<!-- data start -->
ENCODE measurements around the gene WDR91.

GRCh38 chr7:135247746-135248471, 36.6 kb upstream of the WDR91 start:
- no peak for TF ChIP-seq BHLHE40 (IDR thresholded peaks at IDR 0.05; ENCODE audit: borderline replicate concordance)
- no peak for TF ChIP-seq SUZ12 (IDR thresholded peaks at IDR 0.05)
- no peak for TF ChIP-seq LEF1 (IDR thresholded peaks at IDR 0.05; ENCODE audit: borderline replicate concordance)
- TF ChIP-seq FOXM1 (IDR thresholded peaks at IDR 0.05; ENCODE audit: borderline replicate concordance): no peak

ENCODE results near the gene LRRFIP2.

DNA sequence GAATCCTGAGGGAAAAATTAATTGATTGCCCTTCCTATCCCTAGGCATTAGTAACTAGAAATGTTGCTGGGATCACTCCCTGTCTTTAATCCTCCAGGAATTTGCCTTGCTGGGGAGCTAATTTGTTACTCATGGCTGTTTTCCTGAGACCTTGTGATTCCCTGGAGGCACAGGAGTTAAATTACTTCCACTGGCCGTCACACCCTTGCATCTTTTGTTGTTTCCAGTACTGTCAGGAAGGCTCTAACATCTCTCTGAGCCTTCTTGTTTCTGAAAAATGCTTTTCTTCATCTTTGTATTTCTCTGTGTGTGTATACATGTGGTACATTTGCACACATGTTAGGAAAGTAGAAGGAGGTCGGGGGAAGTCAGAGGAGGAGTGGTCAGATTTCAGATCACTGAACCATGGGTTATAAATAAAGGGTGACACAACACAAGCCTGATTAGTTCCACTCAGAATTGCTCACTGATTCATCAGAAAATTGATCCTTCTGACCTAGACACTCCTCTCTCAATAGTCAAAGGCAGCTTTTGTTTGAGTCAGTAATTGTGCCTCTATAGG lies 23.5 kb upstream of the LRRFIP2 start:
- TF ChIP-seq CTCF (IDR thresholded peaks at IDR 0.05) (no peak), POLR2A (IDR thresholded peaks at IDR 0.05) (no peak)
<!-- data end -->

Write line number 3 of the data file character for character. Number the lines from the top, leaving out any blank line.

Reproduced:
- no peak for TF ChIP-seq BHLHE40 (IDR thresholded peaks at IDR 0.05; ENCODE audit: borderline replicate concordance)